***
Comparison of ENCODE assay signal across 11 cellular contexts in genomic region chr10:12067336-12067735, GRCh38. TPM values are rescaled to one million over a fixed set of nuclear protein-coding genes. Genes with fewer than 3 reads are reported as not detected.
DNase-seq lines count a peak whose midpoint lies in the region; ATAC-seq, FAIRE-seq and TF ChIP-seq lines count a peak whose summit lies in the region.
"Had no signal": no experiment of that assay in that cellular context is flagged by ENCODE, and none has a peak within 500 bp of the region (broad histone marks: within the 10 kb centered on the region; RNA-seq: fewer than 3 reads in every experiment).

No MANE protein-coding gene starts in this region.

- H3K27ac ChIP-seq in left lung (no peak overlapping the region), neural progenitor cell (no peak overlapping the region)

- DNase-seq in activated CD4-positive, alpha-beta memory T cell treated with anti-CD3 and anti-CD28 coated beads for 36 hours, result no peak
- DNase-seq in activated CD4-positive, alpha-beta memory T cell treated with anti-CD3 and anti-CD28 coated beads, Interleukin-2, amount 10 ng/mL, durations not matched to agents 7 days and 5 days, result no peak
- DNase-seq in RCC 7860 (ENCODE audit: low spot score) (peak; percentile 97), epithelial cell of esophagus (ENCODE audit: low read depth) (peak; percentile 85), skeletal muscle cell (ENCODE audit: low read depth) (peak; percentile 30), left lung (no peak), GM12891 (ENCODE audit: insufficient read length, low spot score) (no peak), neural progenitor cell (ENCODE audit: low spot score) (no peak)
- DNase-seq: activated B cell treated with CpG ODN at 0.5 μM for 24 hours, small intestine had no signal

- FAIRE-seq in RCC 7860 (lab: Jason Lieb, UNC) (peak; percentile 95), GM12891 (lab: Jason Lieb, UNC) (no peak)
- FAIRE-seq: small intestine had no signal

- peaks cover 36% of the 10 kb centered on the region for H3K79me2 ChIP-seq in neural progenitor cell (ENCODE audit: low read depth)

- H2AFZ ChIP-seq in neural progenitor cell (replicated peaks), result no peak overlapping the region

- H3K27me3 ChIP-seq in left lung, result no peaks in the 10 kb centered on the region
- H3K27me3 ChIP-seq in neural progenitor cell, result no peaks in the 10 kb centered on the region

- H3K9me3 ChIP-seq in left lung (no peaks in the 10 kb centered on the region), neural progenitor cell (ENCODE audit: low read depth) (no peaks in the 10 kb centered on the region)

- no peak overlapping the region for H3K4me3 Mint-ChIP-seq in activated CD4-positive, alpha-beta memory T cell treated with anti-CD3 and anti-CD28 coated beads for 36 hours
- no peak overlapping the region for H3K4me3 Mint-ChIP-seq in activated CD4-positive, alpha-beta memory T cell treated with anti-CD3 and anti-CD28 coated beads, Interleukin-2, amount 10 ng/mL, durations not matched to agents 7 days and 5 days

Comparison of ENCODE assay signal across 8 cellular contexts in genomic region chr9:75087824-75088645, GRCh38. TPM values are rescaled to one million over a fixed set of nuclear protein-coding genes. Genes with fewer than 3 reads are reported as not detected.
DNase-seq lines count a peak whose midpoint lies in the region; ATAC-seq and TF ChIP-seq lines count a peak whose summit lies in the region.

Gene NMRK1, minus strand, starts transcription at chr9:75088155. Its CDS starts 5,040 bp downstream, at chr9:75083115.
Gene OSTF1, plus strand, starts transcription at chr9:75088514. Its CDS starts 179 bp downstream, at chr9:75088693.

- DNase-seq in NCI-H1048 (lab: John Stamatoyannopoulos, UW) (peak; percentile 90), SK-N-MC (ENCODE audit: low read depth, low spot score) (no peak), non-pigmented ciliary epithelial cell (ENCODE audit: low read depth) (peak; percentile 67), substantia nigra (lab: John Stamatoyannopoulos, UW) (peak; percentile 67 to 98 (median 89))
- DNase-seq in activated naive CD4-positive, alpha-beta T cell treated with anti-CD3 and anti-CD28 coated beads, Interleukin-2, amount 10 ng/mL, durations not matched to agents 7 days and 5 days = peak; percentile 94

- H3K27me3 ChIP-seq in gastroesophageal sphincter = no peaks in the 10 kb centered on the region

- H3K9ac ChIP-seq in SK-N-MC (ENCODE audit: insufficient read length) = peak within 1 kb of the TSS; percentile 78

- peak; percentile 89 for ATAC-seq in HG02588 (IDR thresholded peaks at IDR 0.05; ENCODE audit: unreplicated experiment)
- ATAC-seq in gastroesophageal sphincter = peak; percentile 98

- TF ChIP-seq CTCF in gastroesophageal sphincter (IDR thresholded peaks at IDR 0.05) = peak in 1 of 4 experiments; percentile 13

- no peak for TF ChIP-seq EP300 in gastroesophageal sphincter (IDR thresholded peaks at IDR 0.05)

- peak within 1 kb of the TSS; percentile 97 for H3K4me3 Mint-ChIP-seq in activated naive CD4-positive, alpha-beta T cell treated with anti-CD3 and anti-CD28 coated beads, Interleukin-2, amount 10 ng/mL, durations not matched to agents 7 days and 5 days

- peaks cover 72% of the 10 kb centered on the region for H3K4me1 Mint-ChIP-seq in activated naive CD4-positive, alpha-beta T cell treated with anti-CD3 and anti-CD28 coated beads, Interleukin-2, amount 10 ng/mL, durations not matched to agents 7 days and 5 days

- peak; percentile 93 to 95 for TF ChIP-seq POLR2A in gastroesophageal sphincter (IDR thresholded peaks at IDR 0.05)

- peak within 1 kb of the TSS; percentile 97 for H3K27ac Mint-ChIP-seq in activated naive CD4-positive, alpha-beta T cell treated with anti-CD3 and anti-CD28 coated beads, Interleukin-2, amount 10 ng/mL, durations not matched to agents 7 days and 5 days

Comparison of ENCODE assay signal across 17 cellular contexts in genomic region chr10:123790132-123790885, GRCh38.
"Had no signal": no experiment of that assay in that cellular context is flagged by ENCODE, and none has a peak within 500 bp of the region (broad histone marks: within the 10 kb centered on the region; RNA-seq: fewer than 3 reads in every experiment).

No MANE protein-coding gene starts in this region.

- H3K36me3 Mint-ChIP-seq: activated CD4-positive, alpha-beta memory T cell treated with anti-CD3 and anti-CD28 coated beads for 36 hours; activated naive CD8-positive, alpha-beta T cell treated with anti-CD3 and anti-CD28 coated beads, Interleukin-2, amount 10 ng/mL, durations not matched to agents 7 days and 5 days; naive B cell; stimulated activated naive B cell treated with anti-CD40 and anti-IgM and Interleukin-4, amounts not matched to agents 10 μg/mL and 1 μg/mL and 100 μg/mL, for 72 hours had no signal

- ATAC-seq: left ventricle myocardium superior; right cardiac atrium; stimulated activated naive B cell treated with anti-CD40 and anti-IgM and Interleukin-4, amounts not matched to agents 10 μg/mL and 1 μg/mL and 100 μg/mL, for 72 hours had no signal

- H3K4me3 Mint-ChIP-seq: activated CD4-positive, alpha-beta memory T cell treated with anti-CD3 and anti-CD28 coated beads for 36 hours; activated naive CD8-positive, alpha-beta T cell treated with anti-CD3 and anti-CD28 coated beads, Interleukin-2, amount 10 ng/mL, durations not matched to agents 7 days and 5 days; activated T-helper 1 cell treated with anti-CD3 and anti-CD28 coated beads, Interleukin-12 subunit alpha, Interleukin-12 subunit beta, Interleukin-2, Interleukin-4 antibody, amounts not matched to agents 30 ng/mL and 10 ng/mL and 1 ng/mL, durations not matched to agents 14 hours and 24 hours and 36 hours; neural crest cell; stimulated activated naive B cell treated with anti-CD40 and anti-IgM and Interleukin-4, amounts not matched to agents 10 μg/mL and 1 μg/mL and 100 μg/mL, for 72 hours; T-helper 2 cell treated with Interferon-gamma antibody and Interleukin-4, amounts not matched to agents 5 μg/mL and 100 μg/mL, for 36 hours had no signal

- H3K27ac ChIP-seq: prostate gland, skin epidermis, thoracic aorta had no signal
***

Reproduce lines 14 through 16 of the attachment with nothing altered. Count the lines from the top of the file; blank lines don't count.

- H3K27me3 ChIP-seq in left lung, result no peaks in the 10 kb centered on the region
- H3K27me3 ChIP-seq in neural progenitor cell, result no peaks in the 10 kb centered on the region

- H3K9me3 ChIP-seq in left lung (no peaks in the 10 kb centered on the region), neural progenitor cell (ENCODE audit: low read depth) (no peaks in the 10 kb centered on the region)